By J. P. Kulshrestha (auth.)
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Additional resources for Graham Greene: The Novelist
Innocence in his boyhood and he has grown into a far from desirable man. Vain, selfish, dishonest, he is portrayed as a latter-day version of the picaresque hero. Greene has always shown interest in complex human beings. He is fascinated by the 'greyness' of human nature. Anthony has his share of 'greyness'; opposites mingle to create the psychological and moral ambiguities of his personality. He is charming, clever, resourceful and possesses 'an enviable and shameless trait' of making friends.
He returns to Elizabeth's cottage in spite of danger to himself. He does not return unsullied, but the desire to raise himself from the dirt is stronger. As he enters the cottage he thinks: 'I will try again, I will try again .... I don't care how often I fall. I will try again. For the second time within twenty-four hours and for the second time in three years he prayed, "0 God, help me"' (196). In Elizabeth's presence, once again he finds relief from his gnawing sense of fear and for the second time he acts courageously when he decides to stay with her.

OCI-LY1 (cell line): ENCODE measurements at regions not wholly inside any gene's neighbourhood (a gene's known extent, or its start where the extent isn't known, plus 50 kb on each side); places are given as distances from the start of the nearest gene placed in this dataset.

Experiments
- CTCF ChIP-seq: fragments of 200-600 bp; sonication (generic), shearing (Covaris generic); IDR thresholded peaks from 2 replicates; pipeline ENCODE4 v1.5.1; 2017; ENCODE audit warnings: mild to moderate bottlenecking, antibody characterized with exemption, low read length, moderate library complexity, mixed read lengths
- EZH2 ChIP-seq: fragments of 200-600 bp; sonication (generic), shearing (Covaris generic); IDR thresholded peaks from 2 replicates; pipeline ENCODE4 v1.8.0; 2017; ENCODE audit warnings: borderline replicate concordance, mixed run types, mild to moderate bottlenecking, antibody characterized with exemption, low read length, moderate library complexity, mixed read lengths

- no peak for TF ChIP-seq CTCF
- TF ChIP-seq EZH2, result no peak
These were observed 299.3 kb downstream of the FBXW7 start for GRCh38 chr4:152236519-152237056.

She seems to him unapproachable, 'as holy as a vision'. In her he discovers 'the promise of his two selves at one, the peace which he had discovered sometimes in music'. Her beauty and holiness evoke in him a love that for once is not lust. By her example, she instils in his heart feelings of trust and friendliness to which he has been a stranger. She persuades him to do the one thing which would retrieve his courage-to go to Lewes and bear witness against the smugglers at the Assizes. This is the beginning of the hero's fumbling quest for redemption.
Graham Greene: The Novelist by J. P. Kulshrestha (auth.)